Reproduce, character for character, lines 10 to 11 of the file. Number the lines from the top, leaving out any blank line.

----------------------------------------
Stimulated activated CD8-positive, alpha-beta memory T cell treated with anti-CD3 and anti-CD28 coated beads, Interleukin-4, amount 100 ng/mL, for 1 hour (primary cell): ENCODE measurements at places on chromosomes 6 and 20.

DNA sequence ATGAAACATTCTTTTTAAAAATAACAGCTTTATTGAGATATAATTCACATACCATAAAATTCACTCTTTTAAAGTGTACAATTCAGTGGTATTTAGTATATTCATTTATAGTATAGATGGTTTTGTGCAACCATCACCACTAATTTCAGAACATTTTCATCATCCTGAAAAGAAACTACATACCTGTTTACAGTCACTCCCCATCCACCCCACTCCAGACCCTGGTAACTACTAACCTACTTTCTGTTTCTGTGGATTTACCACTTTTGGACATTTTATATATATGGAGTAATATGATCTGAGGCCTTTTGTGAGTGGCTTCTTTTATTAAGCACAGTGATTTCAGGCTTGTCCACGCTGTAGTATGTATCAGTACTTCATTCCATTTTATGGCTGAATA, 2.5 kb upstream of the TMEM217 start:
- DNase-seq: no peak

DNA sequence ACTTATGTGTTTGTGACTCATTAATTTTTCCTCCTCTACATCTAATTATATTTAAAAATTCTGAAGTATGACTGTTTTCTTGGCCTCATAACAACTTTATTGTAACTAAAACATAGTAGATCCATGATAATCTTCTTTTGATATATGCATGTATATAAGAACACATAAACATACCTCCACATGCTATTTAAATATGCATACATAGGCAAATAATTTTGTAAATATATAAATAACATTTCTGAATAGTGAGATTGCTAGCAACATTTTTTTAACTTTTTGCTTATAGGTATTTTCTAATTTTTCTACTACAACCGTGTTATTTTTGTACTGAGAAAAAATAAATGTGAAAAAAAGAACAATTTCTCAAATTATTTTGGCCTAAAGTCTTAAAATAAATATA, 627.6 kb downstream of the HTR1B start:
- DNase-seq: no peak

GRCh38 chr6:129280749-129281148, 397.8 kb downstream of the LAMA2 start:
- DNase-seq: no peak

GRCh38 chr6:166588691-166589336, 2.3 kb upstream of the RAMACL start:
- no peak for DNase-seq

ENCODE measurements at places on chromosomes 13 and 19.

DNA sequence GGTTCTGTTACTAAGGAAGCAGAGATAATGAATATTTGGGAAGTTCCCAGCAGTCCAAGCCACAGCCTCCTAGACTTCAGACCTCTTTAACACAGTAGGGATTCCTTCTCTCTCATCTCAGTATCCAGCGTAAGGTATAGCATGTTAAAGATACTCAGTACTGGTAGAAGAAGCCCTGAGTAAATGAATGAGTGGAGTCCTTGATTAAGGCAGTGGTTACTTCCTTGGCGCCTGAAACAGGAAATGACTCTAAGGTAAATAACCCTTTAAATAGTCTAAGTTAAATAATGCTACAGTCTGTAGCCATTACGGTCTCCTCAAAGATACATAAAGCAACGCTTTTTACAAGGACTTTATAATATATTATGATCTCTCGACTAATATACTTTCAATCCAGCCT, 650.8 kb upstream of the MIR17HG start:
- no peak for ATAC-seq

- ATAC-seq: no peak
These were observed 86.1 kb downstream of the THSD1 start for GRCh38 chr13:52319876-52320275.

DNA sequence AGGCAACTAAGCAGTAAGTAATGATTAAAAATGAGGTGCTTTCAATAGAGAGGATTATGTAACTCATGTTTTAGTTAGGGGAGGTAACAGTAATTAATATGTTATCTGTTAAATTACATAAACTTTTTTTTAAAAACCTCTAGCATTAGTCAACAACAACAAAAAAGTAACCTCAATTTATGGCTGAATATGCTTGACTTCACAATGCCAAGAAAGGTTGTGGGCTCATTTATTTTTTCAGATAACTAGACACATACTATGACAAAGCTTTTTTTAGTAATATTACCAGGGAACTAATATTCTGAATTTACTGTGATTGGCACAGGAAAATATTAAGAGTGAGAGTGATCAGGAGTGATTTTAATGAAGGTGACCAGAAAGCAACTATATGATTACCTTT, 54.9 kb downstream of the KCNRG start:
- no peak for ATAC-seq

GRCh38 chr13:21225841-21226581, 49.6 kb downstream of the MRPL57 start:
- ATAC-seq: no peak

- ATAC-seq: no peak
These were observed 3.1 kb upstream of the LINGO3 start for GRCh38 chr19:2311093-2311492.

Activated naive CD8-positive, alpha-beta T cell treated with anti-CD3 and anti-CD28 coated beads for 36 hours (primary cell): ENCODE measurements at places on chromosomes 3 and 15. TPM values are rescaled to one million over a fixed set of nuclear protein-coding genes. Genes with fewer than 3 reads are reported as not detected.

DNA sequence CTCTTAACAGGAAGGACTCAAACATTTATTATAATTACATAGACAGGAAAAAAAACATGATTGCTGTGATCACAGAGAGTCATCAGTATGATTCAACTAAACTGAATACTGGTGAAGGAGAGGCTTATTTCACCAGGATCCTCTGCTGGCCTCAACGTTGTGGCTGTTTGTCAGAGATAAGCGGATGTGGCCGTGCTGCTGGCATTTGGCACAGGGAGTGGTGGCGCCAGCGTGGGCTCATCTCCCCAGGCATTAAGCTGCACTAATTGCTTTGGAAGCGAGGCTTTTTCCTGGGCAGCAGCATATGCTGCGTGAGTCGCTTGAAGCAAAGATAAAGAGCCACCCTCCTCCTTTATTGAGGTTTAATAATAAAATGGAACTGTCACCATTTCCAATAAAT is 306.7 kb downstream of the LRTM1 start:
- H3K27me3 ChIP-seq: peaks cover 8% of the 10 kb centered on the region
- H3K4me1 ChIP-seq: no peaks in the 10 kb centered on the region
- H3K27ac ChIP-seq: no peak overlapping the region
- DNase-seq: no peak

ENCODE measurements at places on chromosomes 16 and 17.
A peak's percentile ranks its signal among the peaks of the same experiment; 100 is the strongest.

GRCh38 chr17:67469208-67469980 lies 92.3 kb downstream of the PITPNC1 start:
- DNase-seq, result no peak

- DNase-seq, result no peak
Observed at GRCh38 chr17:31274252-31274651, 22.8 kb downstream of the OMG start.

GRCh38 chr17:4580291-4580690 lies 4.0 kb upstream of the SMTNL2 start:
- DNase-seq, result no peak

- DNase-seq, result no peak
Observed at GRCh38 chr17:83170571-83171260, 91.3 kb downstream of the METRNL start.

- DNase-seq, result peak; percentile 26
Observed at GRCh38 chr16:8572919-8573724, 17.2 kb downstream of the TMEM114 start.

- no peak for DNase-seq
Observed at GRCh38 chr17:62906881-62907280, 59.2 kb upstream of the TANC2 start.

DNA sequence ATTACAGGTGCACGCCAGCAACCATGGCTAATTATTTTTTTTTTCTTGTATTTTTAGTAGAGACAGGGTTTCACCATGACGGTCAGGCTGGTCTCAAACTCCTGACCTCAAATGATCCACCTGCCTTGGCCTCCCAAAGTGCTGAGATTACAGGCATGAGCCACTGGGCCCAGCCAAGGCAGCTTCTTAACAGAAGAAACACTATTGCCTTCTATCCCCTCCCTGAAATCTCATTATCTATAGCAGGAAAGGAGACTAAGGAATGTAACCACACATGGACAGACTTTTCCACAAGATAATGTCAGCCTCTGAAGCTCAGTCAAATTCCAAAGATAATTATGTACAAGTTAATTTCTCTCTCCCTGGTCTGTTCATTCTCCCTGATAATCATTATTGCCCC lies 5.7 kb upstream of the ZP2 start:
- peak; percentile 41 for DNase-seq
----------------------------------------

ENCODE measurements at places on chromosomes 13 and 19.

DNA sequence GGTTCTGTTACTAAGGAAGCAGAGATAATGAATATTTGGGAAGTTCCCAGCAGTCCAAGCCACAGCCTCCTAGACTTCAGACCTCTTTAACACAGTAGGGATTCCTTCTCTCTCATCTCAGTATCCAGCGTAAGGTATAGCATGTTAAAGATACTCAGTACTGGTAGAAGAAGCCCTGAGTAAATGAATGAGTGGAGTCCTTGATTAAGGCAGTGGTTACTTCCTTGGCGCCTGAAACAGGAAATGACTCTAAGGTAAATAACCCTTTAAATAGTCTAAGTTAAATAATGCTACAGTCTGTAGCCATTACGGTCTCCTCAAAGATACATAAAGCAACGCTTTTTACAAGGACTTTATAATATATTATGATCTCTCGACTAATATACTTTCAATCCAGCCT, 650.8 kb upstream of the MIR17HG start: